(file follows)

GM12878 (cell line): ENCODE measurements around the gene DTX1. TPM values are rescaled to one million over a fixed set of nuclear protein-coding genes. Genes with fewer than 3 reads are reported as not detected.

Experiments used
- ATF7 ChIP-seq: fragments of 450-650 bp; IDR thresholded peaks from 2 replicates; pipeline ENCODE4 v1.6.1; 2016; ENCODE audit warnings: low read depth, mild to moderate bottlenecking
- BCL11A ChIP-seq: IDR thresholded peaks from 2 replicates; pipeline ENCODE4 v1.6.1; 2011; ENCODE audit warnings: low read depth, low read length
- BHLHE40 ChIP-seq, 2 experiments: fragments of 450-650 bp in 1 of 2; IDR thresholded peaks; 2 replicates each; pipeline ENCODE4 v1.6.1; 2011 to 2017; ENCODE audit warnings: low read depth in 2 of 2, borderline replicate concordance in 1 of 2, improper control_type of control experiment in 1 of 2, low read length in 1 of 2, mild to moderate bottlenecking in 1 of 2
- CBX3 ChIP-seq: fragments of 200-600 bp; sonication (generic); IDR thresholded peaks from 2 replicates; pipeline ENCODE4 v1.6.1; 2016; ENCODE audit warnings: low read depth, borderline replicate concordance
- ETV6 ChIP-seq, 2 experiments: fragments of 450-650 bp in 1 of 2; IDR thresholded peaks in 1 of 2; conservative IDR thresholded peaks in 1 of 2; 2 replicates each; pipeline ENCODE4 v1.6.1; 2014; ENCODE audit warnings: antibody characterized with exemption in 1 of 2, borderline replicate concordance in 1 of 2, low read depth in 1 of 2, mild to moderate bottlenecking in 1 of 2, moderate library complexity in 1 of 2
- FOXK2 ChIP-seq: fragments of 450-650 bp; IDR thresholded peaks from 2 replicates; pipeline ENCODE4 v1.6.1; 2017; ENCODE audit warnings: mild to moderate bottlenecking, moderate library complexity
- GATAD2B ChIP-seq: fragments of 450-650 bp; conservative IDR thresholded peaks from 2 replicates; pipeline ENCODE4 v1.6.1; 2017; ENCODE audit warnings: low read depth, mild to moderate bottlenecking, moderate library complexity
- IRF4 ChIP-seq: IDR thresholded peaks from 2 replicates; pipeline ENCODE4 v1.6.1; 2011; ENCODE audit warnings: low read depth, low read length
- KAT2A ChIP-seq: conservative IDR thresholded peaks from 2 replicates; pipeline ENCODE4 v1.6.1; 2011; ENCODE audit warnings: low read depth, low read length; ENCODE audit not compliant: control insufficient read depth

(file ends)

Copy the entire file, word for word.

GM12878 (cell line): ENCODE measurements around the gene DTX1. TPM values are rescaled to one million over a fixed set of nuclear protein-coding genes. Genes with fewer than 3 reads are reported as not detected.

Experiments used
- ATF7 ChIP-seq: fragments of 450-650 bp; IDR thresholded peaks from 2 replicates; pipeline ENCODE4 v1.6.1; 2016; ENCODE audit warnings: low read depth, mild to moderate bottlenecking
- BCL11A ChIP-seq: IDR thresholded peaks from 2 replicates; pipeline ENCODE4 v1.6.1; 2011; ENCODE audit warnings: low read depth, low read length
- BHLHE40 ChIP-seq, 2 experiments: fragments of 450-650 bp in 1 of 2; IDR thresholded peaks; 2 replicates each; pipeline ENCODE4 v1.6.1; 2011 to 2017; ENCODE audit warnings: low read depth in 2 of 2, borderline replicate concordance in 1 of 2, improper control_type of control experiment in 1 of 2, low read length in 1 of 2, mild to moderate bottlenecking in 1 of 2
- CBX3 ChIP-seq: fragments of 200-600 bp; sonication (generic); IDR thresholded peaks from 2 replicates; pipeline ENCODE4 v1.6.1; 2016; ENCODE audit warnings: low read depth, borderline replicate concordance
- ETV6 ChIP-seq, 2 experiments: fragments of 450-650 bp in 1 of 2; IDR thresholded peaks in 1 of 2; conservative IDR thresholded peaks in 1 of 2; 2 replicates each; pipeline ENCODE4 v1.6.1; 2014; ENCODE audit warnings: antibody characterized with exemption in 1 of 2, borderline replicate concordance in 1 of 2, low read depth in 1 of 2, mild to moderate bottlenecking in 1 of 2, moderate library complexity in 1 of 2
- FOXK2 ChIP-seq: fragments of 450-650 bp; IDR thresholded peaks from 2 replicates; pipeline ENCODE4 v1.6.1; 2017; ENCODE audit warnings: mild to moderate bottlenecking, moderate library complexity
- GATAD2B ChIP-seq: fragments of 450-650 bp; conservative IDR thresholded peaks from 2 replicates; pipeline ENCODE4 v1.6.1; 2017; ENCODE audit warnings: low read depth, mild to moderate bottlenecking, moderate library complexity
- IRF4 ChIP-seq: IDR thresholded peaks from 2 replicates; pipeline ENCODE4 v1.6.1; 2011; ENCODE audit warnings: low read depth, low read length
- KAT2A ChIP-seq: conservative IDR thresholded peaks from 2 replicates; pipeline ENCODE4 v1.6.1; 2011; ENCODE audit warnings: low read depth, low read length; ENCODE audit not compliant: control insufficient read depth